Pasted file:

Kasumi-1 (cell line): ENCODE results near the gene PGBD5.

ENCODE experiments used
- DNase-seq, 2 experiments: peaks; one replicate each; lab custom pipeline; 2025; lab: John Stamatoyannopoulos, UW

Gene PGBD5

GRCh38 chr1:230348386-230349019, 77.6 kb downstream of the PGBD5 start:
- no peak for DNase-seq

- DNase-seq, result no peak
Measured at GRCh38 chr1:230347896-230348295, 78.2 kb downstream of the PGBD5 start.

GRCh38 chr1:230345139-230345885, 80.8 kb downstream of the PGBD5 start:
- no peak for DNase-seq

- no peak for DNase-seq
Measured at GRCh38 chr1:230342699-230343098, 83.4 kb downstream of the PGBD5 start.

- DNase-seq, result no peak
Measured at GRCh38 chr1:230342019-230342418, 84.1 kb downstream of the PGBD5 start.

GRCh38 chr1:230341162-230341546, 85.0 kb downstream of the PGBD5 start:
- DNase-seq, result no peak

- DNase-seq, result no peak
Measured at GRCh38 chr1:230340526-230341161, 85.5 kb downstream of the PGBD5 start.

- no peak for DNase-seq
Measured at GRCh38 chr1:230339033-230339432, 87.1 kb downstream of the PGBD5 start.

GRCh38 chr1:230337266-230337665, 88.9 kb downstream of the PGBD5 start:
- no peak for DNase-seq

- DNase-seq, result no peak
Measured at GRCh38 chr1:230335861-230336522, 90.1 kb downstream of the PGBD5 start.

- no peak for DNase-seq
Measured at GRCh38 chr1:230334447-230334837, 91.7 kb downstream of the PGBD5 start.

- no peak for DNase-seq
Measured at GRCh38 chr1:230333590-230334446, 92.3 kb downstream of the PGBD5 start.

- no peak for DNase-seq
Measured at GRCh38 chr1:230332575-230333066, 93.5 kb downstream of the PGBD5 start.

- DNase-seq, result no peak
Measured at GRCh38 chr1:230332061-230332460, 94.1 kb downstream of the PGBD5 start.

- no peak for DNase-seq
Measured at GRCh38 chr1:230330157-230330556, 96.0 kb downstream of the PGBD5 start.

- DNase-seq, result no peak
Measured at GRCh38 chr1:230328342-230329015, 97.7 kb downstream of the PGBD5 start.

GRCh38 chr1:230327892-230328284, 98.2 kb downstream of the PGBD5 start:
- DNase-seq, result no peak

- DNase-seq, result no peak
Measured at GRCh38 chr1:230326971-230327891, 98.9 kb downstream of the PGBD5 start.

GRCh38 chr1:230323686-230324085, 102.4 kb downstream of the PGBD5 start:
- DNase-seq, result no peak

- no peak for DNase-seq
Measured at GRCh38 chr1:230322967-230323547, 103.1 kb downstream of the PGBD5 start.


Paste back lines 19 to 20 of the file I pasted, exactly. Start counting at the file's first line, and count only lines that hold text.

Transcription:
- no peak for DNase-seq
Measured at GRCh38 chr1:230339033-230339432, 87.1 kb downstream of the PGBD5 start.